An average divorce case can take between two and six months to resolve. During that time, there may be a struggle as to who will get to stay in the home.
This was the situation John Smith and Joan Smith when the wife, Joan, kicked John out of their million dollar home. Mr. Smith refused to leave the premises, leading to the police being called to the home. Since the home was titled in both Mr. and Mrs. Smith’s name and there were no allegations of domestic violence, the police could not force Mr. Smith to leave. Mr. Smith then camped out on the lawn of the home in the affluent neighborhood for the next five months. Mrs. Smith even posted a sign asking neighbors to refrain from feeding her estranged husband. Once Mr. Smith received a copy of the divorce decree five months later, he finally got in a cab and vacated the premises.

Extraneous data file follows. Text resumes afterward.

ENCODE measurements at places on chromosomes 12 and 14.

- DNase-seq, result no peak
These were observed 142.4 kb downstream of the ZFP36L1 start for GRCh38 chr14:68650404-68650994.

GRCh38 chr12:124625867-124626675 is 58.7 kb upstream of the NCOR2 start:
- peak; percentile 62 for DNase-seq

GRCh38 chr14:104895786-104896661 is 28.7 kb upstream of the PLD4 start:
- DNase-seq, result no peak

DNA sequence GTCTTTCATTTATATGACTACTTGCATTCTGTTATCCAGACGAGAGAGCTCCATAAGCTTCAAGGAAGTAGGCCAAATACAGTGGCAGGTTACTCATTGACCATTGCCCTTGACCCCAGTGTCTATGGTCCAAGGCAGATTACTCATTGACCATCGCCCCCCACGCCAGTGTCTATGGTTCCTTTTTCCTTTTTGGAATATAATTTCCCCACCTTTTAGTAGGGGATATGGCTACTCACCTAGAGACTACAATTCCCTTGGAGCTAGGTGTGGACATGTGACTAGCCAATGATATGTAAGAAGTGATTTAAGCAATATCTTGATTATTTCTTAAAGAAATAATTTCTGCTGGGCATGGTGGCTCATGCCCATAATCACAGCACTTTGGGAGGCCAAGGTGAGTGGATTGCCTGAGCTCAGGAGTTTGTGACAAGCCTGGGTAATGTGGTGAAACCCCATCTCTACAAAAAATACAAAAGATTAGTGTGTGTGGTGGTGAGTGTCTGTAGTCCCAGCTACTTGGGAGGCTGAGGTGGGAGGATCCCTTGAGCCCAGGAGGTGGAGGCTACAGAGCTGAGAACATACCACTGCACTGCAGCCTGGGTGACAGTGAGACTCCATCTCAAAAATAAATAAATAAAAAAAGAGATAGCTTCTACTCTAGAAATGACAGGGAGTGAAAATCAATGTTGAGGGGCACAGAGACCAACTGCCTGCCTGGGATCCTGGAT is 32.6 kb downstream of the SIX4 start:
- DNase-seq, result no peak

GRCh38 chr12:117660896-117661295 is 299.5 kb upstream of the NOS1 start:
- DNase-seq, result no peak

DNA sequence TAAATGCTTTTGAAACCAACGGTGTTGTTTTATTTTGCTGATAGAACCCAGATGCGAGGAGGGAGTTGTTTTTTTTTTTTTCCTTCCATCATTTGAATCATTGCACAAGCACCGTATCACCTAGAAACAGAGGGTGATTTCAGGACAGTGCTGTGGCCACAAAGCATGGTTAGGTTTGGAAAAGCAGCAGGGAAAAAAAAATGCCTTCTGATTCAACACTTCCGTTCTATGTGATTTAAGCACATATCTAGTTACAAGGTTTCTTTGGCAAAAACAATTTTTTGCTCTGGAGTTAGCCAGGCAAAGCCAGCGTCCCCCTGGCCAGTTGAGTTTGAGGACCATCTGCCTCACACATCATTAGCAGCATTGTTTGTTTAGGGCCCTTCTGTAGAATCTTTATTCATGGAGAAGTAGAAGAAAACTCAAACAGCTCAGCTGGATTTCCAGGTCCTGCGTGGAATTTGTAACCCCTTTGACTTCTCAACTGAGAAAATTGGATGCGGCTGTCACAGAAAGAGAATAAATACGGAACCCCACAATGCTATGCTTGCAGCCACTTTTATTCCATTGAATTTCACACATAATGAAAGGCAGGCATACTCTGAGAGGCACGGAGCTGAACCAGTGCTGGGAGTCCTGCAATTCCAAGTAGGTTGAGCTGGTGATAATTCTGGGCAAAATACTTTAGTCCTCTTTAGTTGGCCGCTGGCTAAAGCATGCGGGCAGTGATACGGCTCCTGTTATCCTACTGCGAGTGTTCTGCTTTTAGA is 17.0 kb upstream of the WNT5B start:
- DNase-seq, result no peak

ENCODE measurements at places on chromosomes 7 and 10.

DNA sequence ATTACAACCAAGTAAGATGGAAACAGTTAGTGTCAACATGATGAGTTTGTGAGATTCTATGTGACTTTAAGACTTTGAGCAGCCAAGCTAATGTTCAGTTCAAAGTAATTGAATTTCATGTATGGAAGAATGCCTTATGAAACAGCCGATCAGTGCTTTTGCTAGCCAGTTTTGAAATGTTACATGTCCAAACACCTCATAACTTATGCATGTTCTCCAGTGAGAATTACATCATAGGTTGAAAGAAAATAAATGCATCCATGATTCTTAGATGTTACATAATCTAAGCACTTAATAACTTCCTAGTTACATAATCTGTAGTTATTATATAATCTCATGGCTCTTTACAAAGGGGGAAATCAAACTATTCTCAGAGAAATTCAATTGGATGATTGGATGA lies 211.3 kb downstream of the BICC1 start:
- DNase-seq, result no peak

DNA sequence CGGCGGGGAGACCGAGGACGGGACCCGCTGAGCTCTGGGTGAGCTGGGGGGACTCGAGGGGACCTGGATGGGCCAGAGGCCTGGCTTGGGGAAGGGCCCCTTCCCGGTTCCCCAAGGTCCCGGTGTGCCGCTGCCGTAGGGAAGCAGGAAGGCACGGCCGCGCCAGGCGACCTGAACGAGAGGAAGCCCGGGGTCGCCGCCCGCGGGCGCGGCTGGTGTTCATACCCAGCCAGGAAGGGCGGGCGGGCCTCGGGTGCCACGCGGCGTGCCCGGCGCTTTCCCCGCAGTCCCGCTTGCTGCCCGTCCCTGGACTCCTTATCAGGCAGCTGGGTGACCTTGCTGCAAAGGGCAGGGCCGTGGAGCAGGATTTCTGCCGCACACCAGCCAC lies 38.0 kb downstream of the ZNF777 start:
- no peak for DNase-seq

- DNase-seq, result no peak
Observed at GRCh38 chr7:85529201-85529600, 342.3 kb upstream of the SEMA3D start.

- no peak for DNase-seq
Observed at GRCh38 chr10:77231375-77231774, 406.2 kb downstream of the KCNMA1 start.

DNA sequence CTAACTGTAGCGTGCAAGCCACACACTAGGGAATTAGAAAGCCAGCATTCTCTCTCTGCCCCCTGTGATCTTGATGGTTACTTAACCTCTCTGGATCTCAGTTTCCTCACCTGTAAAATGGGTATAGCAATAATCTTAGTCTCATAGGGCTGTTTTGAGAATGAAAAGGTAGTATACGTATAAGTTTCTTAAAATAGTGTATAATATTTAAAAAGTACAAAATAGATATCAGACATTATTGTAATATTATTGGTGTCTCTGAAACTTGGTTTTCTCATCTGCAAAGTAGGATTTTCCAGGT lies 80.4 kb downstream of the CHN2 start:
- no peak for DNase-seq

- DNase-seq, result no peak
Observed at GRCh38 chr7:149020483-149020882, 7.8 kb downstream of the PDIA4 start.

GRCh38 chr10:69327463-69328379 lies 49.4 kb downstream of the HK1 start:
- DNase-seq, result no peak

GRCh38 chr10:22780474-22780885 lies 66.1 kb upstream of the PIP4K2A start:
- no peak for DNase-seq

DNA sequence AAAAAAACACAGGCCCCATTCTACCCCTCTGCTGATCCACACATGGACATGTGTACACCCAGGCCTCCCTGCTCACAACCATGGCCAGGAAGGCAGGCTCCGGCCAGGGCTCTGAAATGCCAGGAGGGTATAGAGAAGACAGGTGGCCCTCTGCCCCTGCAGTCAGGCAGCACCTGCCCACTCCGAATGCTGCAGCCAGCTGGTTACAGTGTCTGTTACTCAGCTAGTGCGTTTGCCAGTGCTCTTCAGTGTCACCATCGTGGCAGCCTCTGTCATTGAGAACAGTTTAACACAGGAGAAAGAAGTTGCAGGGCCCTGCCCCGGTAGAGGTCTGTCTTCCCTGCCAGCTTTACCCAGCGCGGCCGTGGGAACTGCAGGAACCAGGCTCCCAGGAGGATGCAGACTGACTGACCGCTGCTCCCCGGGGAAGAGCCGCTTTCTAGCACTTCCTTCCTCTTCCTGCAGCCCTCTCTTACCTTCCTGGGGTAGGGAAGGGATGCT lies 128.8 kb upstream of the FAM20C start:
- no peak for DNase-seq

This is an extreme situation, but it highlights a situation that many couples wonder about when considering a divorce in Florida. Most of the time, one party decides to voluntarily vacate the property once it becomes clear that the marriage is coming to an end. This usually provides some much needed distance between the parties and helps reduce the hostilities.
Problems arise when one party simply refuses to leave, but there are options available. While a divorce is pending, the Court will consider a motion for temporary relief to grant one party temporary exclusive possession of the home. In deciding whether to grant such a motion, the Court will weigh the options each party have for other accommodations, with which party the children will be staying, the other resources available to each party, and allegations of domestic violence.